In the absence of GPS equipment, a Time Signal Set (TSS) can pass Time-Of-Day (TOD) over-the-air to any HAVEQUICK radio. These TSS's are normally installed at Air Force bases or on large surface vessels.

Another method of sending TOD information to a HAVEQUICK radio is from an AWACS or JSTARS aircraft. These aircraft have onboard rubidium oscillators that can pass an accurate TOD signal to any HAVEQUICK radio. I have personally heard these TOD signals, below is a YouTube video I made of such a signal.

Video of Actual TOD Timing Signal from an AWACS during Exercises in Florida

When you are searching the Military Air Band (225-380 MHz) and your scanner stops on what seems like a transmission that was the length of a word or two, that was probably a HAVEQUICK transmission. The table below outlines the HAVEQUICK frequenices. These frequencies are what are known as the "Frequency Managed Training Net".

FMT-Net for Continental United States
Channel DesignationFrequency (AM)
Preset Channel 20:235.050 MHz
Preset Channel 19:225.150 MHz
Preset Channel 18:252.925 MHz
Preset Channel 17:239.950 MHz
Preset Channel 16:271.950 MHz
Preset Channel 15:267.850 MHz
Preset Channel 14:262.450 MHz
Preset Channel 13:257.250 MHz
Preset Channel 12:314.450 MHz
Preset Channel 11:308.750 MHz
Preset Channel 10:303.275 MHz
Preset Channel 9:298.650 MHz
Preset Channel 8:293.550 MHz
Preset Channel 7:289.050 MHz
Preset Channel 6:284.150 MHz
Preset Channel 5:279.750 MHz
TOD AWACS/JSTARS signal 287.450 MHz

I have personally heard HAVEQUICK comms on all of the above frequencies except for 298.650. That could simply be that over the years my searching scanner just never was at the right place at the right time.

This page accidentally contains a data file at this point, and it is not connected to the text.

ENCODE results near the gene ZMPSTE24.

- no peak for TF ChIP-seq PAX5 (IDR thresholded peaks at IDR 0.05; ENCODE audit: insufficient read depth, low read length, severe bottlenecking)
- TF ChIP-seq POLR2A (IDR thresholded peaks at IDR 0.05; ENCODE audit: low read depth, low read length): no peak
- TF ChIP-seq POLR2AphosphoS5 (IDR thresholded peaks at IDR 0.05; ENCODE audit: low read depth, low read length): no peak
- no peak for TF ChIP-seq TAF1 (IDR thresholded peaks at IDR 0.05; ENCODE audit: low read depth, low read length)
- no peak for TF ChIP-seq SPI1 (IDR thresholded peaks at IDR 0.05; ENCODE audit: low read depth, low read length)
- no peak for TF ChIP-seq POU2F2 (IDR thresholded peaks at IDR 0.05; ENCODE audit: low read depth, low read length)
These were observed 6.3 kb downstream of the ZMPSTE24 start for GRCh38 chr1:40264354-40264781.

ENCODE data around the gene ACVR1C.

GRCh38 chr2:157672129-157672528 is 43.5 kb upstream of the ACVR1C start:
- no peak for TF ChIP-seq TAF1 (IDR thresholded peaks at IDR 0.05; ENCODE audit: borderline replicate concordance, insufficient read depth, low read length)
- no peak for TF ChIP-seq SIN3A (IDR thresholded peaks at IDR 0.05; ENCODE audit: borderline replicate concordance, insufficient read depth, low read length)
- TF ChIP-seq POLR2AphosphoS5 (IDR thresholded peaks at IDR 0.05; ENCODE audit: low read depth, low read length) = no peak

The above frequencies maintain a 4 MHz minimum separation and have been standardized for continental United States FMT-Nets. These frequencies are in the order in which they will be used for training by the Tactical Air Command.

You may ask why Preset Channels 0 - 4 do not exist in the above table. I do not know the answer to that question, but I do have some thoughts. There are 2 different types of nets, FMT-Nets as outlined here and are used for training in the CONUS. Then there are T-Nets. I believe the empty channels deal with allowing open memory in the HAVEQUICK radios to allow for the coded "Word-of-the-Day" which are used in T-Nets. Just a thought.

I had always know a little about what HAVEQUICK was and how it functioned. However until doing some research I didn't know the HAVEQUICK frequency order until I found an online non-classified document. Now with this information I am going to try and scan HAVEQUICK and hear the entire transmission. My first thought is to enter the above frequencies into a bank, in the order as listed above without any delay. Next time there are HAVEQUICK transmissions in Florida I hope to learn more.

I hope you've enjoyed this article.